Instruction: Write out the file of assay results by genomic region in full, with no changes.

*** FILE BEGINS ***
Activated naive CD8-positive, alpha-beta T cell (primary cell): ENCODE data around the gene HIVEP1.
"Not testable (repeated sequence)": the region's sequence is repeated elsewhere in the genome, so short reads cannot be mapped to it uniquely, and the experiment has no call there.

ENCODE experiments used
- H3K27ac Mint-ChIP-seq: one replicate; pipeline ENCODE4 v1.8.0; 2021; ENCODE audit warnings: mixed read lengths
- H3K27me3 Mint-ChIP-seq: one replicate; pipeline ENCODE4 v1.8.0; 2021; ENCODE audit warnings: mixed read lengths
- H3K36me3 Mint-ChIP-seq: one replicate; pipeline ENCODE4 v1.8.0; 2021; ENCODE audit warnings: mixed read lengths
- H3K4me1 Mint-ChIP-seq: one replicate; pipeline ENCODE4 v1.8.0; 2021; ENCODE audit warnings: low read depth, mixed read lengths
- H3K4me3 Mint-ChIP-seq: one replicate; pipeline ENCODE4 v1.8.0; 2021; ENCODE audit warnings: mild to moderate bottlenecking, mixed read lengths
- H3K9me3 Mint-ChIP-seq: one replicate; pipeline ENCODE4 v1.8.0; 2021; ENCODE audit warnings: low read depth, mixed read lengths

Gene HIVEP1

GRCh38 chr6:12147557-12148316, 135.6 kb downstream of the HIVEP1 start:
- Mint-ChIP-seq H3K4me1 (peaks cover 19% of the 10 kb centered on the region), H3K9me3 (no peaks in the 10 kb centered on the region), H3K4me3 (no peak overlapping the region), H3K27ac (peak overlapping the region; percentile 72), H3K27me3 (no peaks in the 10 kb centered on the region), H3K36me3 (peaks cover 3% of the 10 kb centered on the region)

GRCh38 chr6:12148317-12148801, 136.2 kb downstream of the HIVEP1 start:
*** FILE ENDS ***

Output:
Activated naive CD8-positive, alpha-beta T cell (primary cell): ENCODE data around the gene HIVEP1.
"Not testable (repeated sequence)": the region's sequence is repeated elsewhere in the genome, so short reads cannot be mapped to it uniquely, and the experiment has no call there.

ENCODE experiments used
- H3K27ac Mint-ChIP-seq: one replicate; pipeline ENCODE4 v1.8.0; 2021; ENCODE audit warnings: mixed read lengths
- H3K27me3 Mint-ChIP-seq: one replicate; pipeline ENCODE4 v1.8.0; 2021; ENCODE audit warnings: mixed read lengths
- H3K36me3 Mint-ChIP-seq: one replicate; pipeline ENCODE4 v1.8.0; 2021; ENCODE audit warnings: mixed read lengths
- H3K4me1 Mint-ChIP-seq: one replicate; pipeline ENCODE4 v1.8.0; 2021; ENCODE audit warnings: low read depth, mixed read lengths
- H3K4me3 Mint-ChIP-seq: one replicate; pipeline ENCODE4 v1.8.0; 2021; ENCODE audit warnings: mild to moderate bottlenecking, mixed read lengths
- H3K9me3 Mint-ChIP-seq: one replicate; pipeline ENCODE4 v1.8.0; 2021; ENCODE audit warnings: low read depth, mixed read lengths

Gene HIVEP1

GRCh38 chr6:12147557-12148316, 135.6 kb downstream of the HIVEP1 start:
- Mint-ChIP-seq H3K4me1 (peaks cover 19% of the 10 kb centered on the region), H3K9me3 (no peaks in the 10 kb centered on the region), H3K4me3 (no peak overlapping the region), H3K27ac (peak overlapping the region; percentile 72), H3K27me3 (no peaks in the 10 kb centered on the region), H3K36me3 (peaks cover 3% of the 10 kb centered on the region)

GRCh38 chr6:12148317-12148801, 136.2 kb downstream of the HIVEP1 start: